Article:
People are motivated when they have a stake and a say. For that, they need to understand why they're doing what they're doing. So keep them informed. Not about every minute business detail, but also not about the end decisions (the what/how). Rather, share why decisions were made, why they matter, why they make a difference. And address their feedback.
Also, make sure you hire the right people. Look for passion and self-directed individuals.
If you're making decisions without engineering input (implied in Assaf's "share why decisions were made" suggestion), it is the quickest way to build an engineering organization based on transactions that feels will feel more like a service provider and less like a partner. We involve the engineering team in the problem solving process hand-in-hand with the product and UX folk. With more and more varied "eyes on the problem" (to steal a phrase from Michael Lopp) you're going to end up with a much better solution overall and a much more engaged engineering team.
I am assuming your question is more pertaining to empowering and motivating (rather than hiring).
I can outline some of the practices I have seen really result in high motivation and sense of ownership among engineering teams:
* Empathize - Your engineering team will work well and be more motivated if they see you as one of them rather than a person who doesn't understand their function. Show your geeky side to them, and show that you understand their thought process and drivers.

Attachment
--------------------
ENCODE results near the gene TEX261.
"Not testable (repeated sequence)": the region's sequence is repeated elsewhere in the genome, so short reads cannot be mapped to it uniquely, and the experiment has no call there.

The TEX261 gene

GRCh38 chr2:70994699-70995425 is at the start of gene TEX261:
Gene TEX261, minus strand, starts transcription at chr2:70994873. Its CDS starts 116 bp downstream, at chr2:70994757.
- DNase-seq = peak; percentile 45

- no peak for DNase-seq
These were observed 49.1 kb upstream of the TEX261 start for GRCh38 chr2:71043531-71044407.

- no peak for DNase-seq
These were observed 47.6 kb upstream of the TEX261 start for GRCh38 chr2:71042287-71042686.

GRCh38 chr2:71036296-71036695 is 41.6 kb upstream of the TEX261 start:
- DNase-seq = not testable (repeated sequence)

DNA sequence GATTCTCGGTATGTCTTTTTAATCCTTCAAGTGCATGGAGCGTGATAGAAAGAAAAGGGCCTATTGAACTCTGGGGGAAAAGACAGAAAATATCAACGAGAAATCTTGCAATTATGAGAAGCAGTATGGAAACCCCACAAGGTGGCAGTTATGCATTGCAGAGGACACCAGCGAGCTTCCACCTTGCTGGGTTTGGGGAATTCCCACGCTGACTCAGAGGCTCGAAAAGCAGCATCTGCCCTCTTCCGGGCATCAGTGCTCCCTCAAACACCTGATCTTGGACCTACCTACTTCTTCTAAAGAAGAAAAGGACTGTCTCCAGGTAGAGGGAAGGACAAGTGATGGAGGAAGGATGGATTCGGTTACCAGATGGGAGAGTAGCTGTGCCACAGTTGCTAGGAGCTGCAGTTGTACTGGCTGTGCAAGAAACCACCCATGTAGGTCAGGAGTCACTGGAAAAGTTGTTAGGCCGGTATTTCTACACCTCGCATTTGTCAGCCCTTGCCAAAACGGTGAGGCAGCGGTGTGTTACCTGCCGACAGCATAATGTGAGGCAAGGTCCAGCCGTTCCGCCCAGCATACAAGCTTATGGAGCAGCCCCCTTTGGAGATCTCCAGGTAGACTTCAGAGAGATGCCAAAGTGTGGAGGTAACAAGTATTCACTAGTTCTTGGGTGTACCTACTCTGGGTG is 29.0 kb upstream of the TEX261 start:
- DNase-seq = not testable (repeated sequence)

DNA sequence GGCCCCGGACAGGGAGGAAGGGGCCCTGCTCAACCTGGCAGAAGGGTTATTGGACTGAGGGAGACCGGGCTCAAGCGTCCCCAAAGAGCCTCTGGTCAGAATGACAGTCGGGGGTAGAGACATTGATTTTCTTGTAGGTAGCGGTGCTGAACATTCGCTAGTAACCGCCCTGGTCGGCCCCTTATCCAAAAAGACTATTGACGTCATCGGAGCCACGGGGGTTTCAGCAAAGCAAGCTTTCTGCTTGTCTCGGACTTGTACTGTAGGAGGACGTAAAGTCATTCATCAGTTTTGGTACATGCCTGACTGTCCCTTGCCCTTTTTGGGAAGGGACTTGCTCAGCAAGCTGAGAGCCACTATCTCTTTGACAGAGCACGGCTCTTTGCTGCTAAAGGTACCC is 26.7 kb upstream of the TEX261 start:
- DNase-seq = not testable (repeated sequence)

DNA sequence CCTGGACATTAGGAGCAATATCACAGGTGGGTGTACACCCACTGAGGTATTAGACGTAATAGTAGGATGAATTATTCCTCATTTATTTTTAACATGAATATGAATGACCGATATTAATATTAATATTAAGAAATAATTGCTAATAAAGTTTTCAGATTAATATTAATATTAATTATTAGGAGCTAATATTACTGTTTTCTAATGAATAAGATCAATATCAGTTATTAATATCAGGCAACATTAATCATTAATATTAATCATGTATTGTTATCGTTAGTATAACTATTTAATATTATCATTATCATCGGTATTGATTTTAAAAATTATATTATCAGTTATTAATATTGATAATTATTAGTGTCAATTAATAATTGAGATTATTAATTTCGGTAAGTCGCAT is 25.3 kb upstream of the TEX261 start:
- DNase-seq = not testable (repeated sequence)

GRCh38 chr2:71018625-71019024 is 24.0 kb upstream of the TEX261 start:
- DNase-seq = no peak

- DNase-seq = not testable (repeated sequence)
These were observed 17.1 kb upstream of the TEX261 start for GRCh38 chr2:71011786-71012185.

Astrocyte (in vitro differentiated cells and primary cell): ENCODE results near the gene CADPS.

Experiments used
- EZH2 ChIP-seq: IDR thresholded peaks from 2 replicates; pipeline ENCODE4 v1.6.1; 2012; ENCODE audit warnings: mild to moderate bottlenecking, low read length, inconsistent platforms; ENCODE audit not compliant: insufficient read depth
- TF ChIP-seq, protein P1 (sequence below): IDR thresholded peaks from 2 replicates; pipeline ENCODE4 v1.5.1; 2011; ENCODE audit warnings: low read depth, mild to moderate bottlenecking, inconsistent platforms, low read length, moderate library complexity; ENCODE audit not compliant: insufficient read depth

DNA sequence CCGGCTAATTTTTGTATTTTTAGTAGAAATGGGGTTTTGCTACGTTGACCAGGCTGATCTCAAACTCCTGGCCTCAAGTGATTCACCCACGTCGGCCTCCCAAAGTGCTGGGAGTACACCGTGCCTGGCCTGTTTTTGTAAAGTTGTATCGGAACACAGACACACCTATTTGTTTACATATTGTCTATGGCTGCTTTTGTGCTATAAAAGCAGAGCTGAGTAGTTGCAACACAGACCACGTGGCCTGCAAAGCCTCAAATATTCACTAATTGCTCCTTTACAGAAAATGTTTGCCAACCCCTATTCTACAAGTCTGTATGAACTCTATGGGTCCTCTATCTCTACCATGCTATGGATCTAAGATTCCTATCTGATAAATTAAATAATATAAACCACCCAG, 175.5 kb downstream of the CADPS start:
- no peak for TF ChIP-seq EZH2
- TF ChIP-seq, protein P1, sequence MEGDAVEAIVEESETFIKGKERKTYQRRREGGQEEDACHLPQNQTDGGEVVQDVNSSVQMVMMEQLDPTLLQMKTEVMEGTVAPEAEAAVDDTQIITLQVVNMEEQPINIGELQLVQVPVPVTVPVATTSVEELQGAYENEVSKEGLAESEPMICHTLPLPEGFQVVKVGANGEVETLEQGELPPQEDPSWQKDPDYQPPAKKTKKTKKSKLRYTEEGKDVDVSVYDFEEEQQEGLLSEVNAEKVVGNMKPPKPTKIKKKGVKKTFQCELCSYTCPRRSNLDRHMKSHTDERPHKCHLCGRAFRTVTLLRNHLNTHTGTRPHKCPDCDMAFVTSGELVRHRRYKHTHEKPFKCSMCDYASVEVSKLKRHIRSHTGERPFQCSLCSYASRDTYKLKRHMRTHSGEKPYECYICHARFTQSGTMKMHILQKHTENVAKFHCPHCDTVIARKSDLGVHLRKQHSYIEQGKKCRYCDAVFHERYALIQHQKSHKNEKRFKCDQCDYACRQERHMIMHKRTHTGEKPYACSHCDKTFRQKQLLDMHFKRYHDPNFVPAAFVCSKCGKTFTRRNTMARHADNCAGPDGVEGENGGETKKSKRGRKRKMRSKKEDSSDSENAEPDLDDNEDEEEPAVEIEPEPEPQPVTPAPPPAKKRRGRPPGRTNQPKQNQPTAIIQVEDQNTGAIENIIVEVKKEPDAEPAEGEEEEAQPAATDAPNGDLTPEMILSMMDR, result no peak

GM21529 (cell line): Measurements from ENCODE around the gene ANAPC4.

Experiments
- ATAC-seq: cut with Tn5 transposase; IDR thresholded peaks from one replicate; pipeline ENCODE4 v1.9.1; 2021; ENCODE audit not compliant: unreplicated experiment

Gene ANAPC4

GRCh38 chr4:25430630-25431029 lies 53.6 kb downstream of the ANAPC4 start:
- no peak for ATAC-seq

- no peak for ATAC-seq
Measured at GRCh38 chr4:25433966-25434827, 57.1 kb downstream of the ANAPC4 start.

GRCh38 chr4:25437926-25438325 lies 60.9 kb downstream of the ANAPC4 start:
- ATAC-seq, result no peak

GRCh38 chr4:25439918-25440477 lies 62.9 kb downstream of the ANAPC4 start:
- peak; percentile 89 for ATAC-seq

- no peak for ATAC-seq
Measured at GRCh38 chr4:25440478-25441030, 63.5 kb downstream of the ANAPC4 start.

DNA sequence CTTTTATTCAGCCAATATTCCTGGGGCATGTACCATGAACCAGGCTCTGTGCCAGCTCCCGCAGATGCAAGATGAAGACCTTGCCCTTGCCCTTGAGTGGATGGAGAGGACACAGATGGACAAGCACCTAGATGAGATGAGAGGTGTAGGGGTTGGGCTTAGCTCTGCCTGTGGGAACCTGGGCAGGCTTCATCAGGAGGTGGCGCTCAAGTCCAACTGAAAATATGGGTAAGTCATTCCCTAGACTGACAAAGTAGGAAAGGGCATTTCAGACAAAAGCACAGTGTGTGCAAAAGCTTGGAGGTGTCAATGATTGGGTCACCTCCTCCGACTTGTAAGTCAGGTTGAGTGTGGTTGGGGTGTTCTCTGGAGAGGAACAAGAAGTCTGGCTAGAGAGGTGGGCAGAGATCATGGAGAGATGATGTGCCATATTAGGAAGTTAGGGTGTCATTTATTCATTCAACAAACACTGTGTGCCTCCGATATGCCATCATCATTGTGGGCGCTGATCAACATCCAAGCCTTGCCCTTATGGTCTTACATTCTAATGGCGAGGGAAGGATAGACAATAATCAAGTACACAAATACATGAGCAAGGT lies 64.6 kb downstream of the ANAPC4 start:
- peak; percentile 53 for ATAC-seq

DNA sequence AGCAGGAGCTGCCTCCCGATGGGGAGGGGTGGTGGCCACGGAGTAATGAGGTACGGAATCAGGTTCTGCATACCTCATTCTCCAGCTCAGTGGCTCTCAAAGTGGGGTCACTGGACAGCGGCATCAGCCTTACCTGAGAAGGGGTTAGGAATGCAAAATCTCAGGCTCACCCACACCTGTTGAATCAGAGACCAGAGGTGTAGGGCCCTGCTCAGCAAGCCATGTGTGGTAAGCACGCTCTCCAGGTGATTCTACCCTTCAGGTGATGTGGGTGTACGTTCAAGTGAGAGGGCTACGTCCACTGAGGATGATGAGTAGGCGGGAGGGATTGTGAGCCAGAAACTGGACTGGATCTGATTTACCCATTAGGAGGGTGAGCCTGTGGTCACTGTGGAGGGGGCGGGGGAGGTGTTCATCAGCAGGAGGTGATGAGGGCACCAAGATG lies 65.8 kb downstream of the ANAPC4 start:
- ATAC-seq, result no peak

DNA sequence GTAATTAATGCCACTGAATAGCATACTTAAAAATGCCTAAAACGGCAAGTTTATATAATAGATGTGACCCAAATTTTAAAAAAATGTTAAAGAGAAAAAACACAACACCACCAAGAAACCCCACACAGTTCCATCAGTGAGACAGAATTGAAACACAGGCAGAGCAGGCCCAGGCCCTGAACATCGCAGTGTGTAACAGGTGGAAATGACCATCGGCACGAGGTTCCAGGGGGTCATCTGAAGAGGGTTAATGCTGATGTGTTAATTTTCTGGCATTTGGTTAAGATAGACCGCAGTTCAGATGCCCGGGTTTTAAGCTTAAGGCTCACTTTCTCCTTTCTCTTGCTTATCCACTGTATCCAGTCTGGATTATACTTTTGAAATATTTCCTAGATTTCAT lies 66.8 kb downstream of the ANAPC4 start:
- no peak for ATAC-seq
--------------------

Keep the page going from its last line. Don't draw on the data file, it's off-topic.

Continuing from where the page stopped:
* Pick their brain on big and small decisions (roadmap, usability, whatever it is) - Product teams value being heard. The more you position yourself as someone who is WANTS to listen, is keen to have their inputs, you will be surprised at how involved they can get, and also how you can actually tap into a lot of smart ideas/thoughts from them that you can develop on.
* Take care to explain - show how you arrive at decisions. Share your research, competitive analysis, and even your thought process on arriving at a feature set or list of things for a release. Its stuff you would have worked on anyway - so no harm sharing with more eyes!
* Share customer feedback - nothing motivates your engineers than a positive interaction with a customer. Get them to see customer feedback. Have them sit in and observe some of the usability studies. (B2B - have them see you do some demos or do a successful sales pitch)
* Send out interesting articles, insights, business and tech articles with your comments/highlights to them on a regular basis (maybe twice a week?) - maybe even some analysis you did on competition or customer feedback
* Engineers like working with people they feel are competent and complement the work they are doing to build a great product. So make sure they see how everyone else around them is also doing a good job and adding value and contributing to the success of the product.
* Be transparent about the product/business - Make them feel they are responsible and involved in the business, not just technology. I've seen engineering teams happy about their annual goals having components relating to making revenues, keeping customers happy, or reducing costs. If they are enthused about the business as a whole, they will be more motivated with their engineering efforts
* Have a mix of little experiments, R&D, attending to engineering debt, in addition to bug fixes and new features that each engineer gets to spend some time on (based on their interest)
* Finally get to know each of your engineers personally, and be aware of what their priorities are. Each of us has different motivations in life, so there is no silver bullet to motivate people. When they know you care for them, they are more motivated :).